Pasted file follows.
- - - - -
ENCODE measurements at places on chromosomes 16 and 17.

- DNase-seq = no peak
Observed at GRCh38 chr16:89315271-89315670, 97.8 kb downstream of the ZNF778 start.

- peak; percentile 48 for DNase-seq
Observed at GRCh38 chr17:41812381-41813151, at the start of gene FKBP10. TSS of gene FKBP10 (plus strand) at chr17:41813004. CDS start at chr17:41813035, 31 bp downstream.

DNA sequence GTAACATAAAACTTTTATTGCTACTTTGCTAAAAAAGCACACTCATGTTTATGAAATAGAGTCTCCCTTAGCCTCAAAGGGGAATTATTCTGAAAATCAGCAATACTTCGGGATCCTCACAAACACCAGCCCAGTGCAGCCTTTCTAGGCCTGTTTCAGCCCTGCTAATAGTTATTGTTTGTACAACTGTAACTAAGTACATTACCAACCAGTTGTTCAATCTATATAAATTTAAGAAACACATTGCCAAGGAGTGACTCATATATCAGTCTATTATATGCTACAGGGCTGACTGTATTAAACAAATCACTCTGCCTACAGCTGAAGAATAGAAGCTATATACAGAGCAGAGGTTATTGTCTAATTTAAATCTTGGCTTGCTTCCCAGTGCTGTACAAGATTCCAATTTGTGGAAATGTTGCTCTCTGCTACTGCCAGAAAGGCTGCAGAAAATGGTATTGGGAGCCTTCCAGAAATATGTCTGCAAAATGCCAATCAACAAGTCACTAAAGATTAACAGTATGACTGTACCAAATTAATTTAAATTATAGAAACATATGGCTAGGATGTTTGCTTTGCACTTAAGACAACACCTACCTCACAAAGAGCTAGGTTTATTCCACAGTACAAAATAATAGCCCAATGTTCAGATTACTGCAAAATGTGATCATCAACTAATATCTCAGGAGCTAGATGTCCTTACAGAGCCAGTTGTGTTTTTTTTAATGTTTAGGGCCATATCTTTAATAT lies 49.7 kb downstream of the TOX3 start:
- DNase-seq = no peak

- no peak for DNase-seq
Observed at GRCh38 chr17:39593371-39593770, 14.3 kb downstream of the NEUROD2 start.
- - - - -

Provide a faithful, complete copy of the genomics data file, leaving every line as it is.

ENCODE measurements at places on chromosomes 16 and 17.

- DNase-seq = no peak
Observed at GRCh38 chr16:89315271-89315670, 97.8 kb downstream of the ZNF778 start.

- peak; percentile 48 for DNase-seq
Observed at GRCh38 chr17:41812381-41813151, at the start of gene FKBP10. TSS of gene FKBP10 (plus strand) at chr17:41813004. CDS start at chr17:41813035, 31 bp downstream.

DNA sequence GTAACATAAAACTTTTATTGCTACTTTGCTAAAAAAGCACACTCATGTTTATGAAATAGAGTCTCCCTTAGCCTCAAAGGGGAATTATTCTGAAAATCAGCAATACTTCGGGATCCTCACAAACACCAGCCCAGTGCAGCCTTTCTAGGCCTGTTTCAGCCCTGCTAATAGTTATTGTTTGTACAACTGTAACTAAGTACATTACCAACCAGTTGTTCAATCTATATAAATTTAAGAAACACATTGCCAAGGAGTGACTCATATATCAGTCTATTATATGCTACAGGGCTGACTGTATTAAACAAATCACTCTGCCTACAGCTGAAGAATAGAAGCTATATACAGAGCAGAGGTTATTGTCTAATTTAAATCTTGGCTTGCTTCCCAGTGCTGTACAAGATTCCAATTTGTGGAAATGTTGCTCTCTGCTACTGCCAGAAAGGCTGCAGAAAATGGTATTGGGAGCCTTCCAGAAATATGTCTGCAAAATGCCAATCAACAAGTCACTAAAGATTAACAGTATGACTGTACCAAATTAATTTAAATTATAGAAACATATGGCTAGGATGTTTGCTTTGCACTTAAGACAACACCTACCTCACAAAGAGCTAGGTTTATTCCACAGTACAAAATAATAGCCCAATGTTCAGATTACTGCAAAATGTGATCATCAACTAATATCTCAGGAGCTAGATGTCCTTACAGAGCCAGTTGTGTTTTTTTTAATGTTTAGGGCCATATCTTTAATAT lies 49.7 kb downstream of the TOX3 start:
- DNase-seq = no peak

- no peak for DNase-seq
Observed at GRCh38 chr17:39593371-39593770, 14.3 kb downstream of the NEUROD2 start.